A. Rozen, J.M. Park, U. Zondiner, Y. Cao, D. Rodan-Legrain, T. Taniguchi, K. Watanabe, Y. Oreg, Ady Stern, E. Berg, P. Jarillo-Herrero and S. Ilani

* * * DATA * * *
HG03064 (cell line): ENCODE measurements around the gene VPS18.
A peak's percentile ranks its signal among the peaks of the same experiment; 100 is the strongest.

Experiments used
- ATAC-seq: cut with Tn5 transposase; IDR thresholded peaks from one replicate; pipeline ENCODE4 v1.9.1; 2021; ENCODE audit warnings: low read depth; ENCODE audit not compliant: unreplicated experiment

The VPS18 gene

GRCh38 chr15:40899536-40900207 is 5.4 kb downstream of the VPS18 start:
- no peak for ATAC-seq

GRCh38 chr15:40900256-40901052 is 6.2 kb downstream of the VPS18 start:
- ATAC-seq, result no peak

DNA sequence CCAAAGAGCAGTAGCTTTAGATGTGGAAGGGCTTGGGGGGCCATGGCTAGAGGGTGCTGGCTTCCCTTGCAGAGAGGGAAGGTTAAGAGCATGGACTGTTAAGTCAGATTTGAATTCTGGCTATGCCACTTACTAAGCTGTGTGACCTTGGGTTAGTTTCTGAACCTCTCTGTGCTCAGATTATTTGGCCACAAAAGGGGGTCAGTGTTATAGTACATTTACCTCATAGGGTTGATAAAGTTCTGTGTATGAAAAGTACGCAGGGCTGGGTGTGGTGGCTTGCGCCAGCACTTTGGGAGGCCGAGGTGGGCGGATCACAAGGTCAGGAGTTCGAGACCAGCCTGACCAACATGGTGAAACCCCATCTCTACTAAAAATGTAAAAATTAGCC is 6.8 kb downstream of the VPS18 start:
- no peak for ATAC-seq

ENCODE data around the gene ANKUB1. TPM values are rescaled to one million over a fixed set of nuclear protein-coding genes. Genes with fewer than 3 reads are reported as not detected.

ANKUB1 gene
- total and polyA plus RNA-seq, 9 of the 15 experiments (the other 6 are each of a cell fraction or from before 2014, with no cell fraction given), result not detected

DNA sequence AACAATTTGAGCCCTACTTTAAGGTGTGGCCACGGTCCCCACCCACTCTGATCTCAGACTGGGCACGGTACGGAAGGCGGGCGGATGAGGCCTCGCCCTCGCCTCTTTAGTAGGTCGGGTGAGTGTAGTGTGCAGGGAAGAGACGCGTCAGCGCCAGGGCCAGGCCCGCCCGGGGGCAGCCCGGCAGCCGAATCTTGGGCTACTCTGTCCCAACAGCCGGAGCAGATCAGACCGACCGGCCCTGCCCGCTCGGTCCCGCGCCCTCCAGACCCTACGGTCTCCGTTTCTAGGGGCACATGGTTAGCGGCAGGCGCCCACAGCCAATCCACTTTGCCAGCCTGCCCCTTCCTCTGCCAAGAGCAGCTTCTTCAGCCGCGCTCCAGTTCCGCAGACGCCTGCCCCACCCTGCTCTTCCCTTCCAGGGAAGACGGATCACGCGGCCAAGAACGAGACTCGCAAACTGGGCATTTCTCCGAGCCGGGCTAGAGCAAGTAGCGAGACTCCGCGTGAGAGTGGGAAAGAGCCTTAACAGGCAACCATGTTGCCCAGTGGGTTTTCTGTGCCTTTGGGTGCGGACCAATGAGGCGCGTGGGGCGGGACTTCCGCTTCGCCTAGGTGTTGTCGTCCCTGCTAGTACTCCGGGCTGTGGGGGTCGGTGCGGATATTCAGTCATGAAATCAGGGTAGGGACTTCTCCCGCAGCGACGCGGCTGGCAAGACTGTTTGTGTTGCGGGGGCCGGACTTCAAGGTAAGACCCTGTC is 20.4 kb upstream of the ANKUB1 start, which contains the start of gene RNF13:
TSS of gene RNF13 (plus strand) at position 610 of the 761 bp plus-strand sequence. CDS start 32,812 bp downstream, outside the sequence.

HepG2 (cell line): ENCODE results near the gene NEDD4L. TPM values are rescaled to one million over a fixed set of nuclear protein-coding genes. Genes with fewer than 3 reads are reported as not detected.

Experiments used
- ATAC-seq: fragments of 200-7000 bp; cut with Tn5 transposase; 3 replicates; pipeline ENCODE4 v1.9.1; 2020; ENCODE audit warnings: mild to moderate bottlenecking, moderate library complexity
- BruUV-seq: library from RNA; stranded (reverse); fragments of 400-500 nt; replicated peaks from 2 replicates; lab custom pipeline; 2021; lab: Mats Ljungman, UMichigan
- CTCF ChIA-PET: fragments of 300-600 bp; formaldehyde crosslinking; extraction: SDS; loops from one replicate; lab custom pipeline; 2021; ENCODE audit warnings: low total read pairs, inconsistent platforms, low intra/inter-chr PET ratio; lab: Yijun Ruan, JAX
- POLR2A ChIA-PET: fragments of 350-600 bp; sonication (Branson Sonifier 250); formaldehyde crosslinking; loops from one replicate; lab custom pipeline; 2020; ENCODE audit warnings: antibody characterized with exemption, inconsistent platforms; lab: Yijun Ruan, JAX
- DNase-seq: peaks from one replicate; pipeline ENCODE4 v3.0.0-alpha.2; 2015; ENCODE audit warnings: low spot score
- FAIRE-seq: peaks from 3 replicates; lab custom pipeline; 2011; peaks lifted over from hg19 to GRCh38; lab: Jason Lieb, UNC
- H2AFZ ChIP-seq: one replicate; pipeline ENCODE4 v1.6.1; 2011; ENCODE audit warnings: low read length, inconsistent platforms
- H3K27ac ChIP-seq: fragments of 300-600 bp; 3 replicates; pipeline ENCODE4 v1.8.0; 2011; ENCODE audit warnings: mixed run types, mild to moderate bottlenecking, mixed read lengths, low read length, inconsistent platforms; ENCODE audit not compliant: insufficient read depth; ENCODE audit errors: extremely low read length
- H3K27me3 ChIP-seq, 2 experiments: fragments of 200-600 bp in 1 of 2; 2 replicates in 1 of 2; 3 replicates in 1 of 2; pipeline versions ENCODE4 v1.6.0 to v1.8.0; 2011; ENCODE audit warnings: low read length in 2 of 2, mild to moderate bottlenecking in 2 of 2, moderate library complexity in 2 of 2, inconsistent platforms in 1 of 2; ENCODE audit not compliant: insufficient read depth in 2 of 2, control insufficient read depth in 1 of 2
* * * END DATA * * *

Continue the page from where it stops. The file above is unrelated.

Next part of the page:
In the 1950's, Pomeranchuk predicted that, counterintuitively, liquid 3He may solidify upon heating, due to a high excess spin entropy in the solid phase. Here, using both local and global electronic entropy and compressibility measurements, we show that an analogous effect occurs in magic angle twisted bilayer graphene. Near a filling of one electron per moir'e unit cell, we observe a dramatic increase in the electronic entropy to about 1kB per unit cell. This large excess entropy is quenched by an in-plane magnetic field, pointing to its magnetic origin. A sharp drop in the compressibility as a function of the electron density, associated with a reset of the Fermi level back to the vicinity of the Dirac point, marks a clear boundary between two phases. We map this jump as a function of electron density, temperature, and magnetic field. This reveals a phase diagram that is consistent with a Pomeranchuk-like temperature- and field-driven transition from a low-entropy electronic liquid to a high-entropy correlated state with nearly-free magnetic moments. The correlated state features an unusual combination of seemingly contradictory properties, some associated with itinerant electrons, such as the absence of a thermodynamic gap, metallicity, and a Dirac-like compressibility, and others associated with localized moments, such as a large entropy and its disappearance with magnetic field. Moreover, the energy scales characterizing these two sets of properties are very different: whereas the compressibility jump onsets at T~30K, the bandwidth of magnetic excitations is ~3K or smaller. The hybrid nature of the new correlated state and the large separation of energy scales have key implications for the physics of correlated states in twisted bilayer graphene.